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Cathedrals Fall – Harmonic Dissidence

Cathedrals Fall
Harmonic Dissidence
by Quinten Serna at 27 November 2020, 7:18 PM

The consequence of the self is something alarming, intrinsic, and terrifying all within the same space of time, and for individuals such as TREVOR GOINS, such is a call for something more, and something greater—borrowing from the themes of transcendentalism CATHEDRALS FALL was formed and has now materialized its debut, Harmonic Dissidence.

The album opens with the title tracks of all things, a singular instrumental sounding as knell more than anything entitled, “Harmonic Dissidence,” which features an assault of deep rung bells, reminding me of the coda from 1812 OVERTURE. The first track to feature the whole of the instruments is, “Brick By Brick,” which commences with a sort of start-stop quick progression before changing into a modulation that becomes the main riff; just as its predecessor this song also finishes on a bell. “How Far We Fall” tells a story similar to Shelly’s Ozymandias, about the grandeur of human endeavor and their fleeting acts of having their hubris outlive their lives only for decay to set in and obsolescence fill the void unto oblivion. “Welcome To Reality” is a polemical piece which attempts disillusioned speech over an fast thrashing progression then ending on a somewhat Egyptian theme, further giving credence to the Ozymandias reference in the track preceding this. “Saying Goodbye To A Good Friend” starts as an acoustic piece, somber by name alone the track evolves into a bittersweet overdriven nocturne. “We Are Blood” begins sounding as a Speed Metal kind of composition—though the drums quickly deny this thought—before evolving into a chanting kind of song; the song reminds me of the old saying “Blood is thicker than water,” referring to opting for familial ties over close acquaintances. “Split” is a song which tells the story of multiple personalities using harmonies to further illustrate this—the song ends suddenly and rapidly and a repeating of the words “resist” making it an odd and striking way to end an album.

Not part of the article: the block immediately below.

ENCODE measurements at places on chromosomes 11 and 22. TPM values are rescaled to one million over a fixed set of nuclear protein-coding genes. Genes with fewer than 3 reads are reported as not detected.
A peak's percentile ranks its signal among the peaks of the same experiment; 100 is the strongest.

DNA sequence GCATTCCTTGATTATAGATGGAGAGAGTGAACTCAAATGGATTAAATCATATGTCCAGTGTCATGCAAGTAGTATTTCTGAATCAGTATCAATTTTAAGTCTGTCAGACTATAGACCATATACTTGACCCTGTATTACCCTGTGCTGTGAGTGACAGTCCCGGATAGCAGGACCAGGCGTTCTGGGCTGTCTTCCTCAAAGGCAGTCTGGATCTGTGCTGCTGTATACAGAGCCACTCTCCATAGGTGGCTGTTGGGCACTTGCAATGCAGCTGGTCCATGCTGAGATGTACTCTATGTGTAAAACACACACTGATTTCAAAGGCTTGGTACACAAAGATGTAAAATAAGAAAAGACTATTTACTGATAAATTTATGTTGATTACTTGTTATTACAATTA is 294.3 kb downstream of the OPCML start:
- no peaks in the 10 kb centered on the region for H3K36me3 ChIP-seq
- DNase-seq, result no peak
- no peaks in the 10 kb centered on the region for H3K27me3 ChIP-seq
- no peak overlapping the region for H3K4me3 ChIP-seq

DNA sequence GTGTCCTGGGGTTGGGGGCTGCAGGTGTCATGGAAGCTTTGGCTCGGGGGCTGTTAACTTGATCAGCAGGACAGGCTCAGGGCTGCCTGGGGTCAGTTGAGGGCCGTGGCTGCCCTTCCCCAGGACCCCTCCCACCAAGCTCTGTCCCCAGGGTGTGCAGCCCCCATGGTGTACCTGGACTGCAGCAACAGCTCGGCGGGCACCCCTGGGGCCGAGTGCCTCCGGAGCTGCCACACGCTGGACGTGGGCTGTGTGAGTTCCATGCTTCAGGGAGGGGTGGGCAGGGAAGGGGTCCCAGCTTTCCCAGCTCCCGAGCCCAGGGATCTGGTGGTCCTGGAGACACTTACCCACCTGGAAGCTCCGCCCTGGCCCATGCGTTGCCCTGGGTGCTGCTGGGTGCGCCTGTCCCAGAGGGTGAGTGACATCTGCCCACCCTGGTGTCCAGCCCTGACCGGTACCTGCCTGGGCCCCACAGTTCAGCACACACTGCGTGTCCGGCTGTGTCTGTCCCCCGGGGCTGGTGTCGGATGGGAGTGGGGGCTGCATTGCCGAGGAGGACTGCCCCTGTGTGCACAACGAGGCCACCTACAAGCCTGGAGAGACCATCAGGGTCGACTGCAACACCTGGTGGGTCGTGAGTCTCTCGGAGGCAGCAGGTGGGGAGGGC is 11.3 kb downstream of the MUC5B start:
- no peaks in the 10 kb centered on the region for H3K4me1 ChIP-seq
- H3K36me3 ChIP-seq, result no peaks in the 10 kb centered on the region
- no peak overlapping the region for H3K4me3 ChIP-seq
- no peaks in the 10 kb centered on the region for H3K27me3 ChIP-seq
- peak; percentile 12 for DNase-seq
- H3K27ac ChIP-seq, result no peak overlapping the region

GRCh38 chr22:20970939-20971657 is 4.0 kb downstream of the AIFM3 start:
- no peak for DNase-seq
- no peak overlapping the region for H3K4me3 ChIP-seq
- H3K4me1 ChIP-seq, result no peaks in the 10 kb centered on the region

The instrumentation is an interesting topic in reference to the album as GOINS did everything himself which only draws attention to his ingenuity. The guitars are very well performed and panned to a good balance, though do come off as a bit tinny sometimes. The bass is one of the best parts of the album being something of an unhindered beast as it completely fills out the bottom end, supports the rest of the band, and constantly drives every progression forward with its overdriven delivery. The drums are an EZdrummer rendering from Toontrack, not a lot to be said there save for the fact that the mixing was good. The vocals stand out, though perhaps for the wrong reason, TREVOR GOINS, has before named himself no trained vocalist though I believe the most off-putting part of the vocals are the mixing much more so than the actual performance. The vocals rest slightly panned to the left channel drawing focus away from the center of the mix where every other instrument meets up which throws the listener off and feels a bit uncomfortable listening to the whole of the album in one sitting as you never really get used to such placement.

Cathedrals Fall, is an impressive collection of music which, much more impressively, was all written and recorded by one individual with his collection of gear and a single computer. For anyone with a penchant towards Heavy, Thrash, or Groove the tracks will be up their ally.

Songwriting: 8
Musicianship: 7
Memorability: 7
Production: 7

3 Star Rating

1. Harmonic Dissidence
2. Brick By Brick
3. Unnatural Selection
4. How far We Fall
5. Welcome To Reality
6. Crown Of Thorns
7. Saying Goodbye To A Good Friend
8. The Marquis
9. We Are Blood
10. We The People
11. Revelation
12. The Graceful Destruction
13. Split
Trevor Goins – Everything
Record Label: Misanthropik Records


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